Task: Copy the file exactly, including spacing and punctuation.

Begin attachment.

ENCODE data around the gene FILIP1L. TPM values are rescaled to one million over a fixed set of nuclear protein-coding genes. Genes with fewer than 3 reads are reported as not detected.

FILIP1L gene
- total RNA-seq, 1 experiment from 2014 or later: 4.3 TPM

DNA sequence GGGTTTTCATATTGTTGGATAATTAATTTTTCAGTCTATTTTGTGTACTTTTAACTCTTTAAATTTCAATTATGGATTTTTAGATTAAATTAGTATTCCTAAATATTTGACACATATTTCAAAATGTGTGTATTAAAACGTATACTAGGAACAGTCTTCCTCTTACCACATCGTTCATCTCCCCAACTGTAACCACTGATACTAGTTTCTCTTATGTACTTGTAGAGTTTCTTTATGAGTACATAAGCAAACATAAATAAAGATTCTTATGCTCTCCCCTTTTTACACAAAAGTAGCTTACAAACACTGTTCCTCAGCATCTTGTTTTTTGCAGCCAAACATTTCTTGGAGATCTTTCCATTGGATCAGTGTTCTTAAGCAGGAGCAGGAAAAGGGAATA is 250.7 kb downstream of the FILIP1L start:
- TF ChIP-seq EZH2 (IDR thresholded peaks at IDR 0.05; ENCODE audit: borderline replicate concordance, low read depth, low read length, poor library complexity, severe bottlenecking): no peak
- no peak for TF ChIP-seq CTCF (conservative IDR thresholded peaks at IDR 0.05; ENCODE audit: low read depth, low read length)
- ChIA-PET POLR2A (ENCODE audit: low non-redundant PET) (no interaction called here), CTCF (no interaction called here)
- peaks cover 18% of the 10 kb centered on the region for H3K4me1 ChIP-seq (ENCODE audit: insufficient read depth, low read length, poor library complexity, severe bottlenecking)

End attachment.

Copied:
ENCODE data around the gene FILIP1L. TPM values are rescaled to one million over a fixed set of nuclear protein-coding genes. Genes with fewer than 3 reads are reported as not detected.

FILIP1L gene
- total RNA-seq, 1 experiment from 2014 or later: 4.3 TPM

DNA sequence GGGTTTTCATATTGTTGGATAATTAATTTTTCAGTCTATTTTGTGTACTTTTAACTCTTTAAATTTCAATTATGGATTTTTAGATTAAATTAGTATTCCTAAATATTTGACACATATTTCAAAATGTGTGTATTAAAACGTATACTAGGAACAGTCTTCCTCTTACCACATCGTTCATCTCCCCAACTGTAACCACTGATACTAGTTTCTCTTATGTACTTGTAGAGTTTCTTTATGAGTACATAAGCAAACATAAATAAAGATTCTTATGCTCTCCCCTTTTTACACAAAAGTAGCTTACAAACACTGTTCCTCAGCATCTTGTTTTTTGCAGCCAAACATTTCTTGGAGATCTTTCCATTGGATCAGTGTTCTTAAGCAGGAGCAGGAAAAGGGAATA is 250.7 kb downstream of the FILIP1L start:
- TF ChIP-seq EZH2 (IDR thresholded peaks at IDR 0.05; ENCODE audit: borderline replicate concordance, low read depth, low read length, poor library complexity, severe bottlenecking): no peak
- no peak for TF ChIP-seq CTCF (conservative IDR thresholded peaks at IDR 0.05; ENCODE audit: low read depth, low read length)
- ChIA-PET POLR2A (ENCODE audit: low non-redundant PET) (no interaction called here), CTCF (no interaction called here)
- peaks cover 18% of the 10 kb centered on the region for H3K4me1 ChIP-seq (ENCODE audit: insufficient read depth, low read length, poor library complexity, severe bottlenecking)